The Government's proposed rules for the conditional release of genetically modified organisms represent an astute balance, as much as anti-GM campaigners will continue to deny it. The rules need to protect individuals and the environment from the risks of GM research but not at the expense of erecting obstacles so formidable they stifle scientific work. They need, in other words, to create a framework to reinforce the Royal Commission on Genetic Modification's view that research should proceed cautiously. The potential for a civil lawsuit or a fine of up to $10 million for researchers who breach conditions for the release of GM organisms should be a sufficient deterrent to achieve just that.

Anti-GM groups will not buy that, of course. Green co-leader Jeanette Fitzsimons has described the liability regime as "weak and disappointing". Her party, and pressure groups that share its belief, will spare no effort in pushing their case to a select committee. There will be much teeth-gnashing and anguished appealing before the moratorium on GM releases is lifted in October.

In reality, however, anti-GM groups will accept nothing less than rules so draconian that research becomes impractical - and New Zealand deprives itself of potentially huge economic and social benefits by becoming a biotechnology backwater. They are still intent on undermining the royal commission's sensible guidelines, and even the importance of conditional releases for the gathering of information about new organisms. The select committee cannot let itself be hijacked to revisit such matters. Its job, one of the most important tasks of this term of Government, is to fine-tune the liability regime.

The Environment Minister has already conceded that a regime to cover all eventualities is not possible. Indeed, there is an element of "work in progress" about the Government's thinking. Wisely, however, it has rejected the case for special laws that would impose absolute liability for any harm that resulted from a GM release, whether that harm was proven or otherwise. The potential impact of a GM release mishap is, of course, more far-reaching than that of other environmental accidents. But if that is reason for a particularly strict civil liability and penalty regime, it does not demand patently draconian measures.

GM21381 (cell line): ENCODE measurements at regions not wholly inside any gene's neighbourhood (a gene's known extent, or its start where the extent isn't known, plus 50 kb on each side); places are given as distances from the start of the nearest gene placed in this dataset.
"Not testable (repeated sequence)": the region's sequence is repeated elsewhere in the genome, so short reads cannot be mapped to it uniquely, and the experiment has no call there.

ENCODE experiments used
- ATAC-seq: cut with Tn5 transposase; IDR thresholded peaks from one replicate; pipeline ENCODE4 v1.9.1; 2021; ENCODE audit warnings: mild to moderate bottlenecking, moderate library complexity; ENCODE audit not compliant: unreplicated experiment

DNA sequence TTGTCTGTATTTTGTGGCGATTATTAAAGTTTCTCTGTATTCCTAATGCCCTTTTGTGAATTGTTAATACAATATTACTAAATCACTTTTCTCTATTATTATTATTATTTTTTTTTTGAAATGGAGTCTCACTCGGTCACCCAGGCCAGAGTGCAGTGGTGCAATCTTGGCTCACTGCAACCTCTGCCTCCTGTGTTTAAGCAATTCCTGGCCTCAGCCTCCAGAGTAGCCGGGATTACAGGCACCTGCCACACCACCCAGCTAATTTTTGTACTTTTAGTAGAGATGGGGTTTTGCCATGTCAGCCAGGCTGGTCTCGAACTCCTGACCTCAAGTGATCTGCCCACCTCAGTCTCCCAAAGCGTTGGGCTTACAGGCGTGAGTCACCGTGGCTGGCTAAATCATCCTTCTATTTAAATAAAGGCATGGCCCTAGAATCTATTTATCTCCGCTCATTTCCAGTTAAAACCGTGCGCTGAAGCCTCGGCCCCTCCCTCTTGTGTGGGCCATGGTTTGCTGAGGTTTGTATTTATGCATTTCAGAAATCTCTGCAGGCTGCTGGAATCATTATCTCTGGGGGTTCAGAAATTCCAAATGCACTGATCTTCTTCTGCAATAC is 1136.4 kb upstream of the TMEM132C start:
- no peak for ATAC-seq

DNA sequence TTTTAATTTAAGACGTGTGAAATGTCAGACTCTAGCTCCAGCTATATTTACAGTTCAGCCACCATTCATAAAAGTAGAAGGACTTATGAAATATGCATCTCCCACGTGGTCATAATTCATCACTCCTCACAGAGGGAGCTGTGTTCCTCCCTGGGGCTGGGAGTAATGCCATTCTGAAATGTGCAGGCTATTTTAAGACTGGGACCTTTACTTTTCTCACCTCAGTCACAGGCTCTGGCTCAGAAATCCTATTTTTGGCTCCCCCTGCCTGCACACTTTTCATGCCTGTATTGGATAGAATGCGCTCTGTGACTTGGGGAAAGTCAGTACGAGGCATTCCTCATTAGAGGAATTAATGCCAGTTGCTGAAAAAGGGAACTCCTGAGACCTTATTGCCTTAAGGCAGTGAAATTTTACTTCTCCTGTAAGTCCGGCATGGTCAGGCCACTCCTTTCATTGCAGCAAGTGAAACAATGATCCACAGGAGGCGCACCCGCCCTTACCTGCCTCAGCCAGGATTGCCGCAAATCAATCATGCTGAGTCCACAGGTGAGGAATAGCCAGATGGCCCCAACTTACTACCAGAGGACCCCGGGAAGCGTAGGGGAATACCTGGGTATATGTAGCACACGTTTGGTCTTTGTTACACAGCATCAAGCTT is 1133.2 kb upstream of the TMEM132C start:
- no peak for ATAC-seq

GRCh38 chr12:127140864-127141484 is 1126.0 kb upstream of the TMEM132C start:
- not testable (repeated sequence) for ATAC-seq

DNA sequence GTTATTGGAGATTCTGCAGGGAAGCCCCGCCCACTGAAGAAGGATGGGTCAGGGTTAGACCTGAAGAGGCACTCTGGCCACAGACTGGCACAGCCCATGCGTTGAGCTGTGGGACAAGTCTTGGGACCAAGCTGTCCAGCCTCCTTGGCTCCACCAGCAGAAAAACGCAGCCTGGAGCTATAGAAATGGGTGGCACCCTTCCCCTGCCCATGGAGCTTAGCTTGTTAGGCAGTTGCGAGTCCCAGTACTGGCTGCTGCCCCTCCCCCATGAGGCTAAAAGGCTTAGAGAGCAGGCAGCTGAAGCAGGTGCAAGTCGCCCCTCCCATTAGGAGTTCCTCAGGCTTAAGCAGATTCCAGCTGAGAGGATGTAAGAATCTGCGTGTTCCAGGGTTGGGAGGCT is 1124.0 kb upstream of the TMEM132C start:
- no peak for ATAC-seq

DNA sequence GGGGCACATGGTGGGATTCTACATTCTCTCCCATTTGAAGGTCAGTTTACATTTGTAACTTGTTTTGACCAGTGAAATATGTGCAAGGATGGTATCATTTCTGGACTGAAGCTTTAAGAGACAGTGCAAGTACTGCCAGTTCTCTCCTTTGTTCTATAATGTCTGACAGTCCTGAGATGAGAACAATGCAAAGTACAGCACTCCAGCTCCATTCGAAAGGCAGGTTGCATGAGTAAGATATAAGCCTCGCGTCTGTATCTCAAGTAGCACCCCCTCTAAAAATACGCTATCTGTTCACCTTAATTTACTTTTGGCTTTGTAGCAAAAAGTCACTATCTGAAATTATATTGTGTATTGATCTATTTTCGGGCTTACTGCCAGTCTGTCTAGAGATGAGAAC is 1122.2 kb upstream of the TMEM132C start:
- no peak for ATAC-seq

As it is, those who take legal action will not be required to prove negligence to be awarded compensation for a breach of conditions imposed by the Environmental Risk Management Authority. They will have to show only that those conditions have not been met. And even if the conditions were followed, standard liability regulations for environmental accidents must apply.

Jeanette Fitzsimons has also implied that the risk management authority should be held responsible if it approves a release that causes damage. That is an equally impractical concept. Anti-GM groups would best serve their cause by contributing sensibly as the authority considers, case by case, conditions to be applied to the release of GM organisms. These can include restricting the location and size of GM crops, not allowing flowering (so that contamination is avoided), importing only one sex of an animal (to avoid breeding), and ensuring that medical experiments are strictly monitored.

Researchers will propose their own rules for field trials. The response of the risk management authority, and the conditions it imposes, will, in the final analysis, determine the fate of biotechnology in this country. The strict liability regime will undoubtedly help to ensure that researchers act sensibly and safely.

Finally, New Zealand is on the right GM road.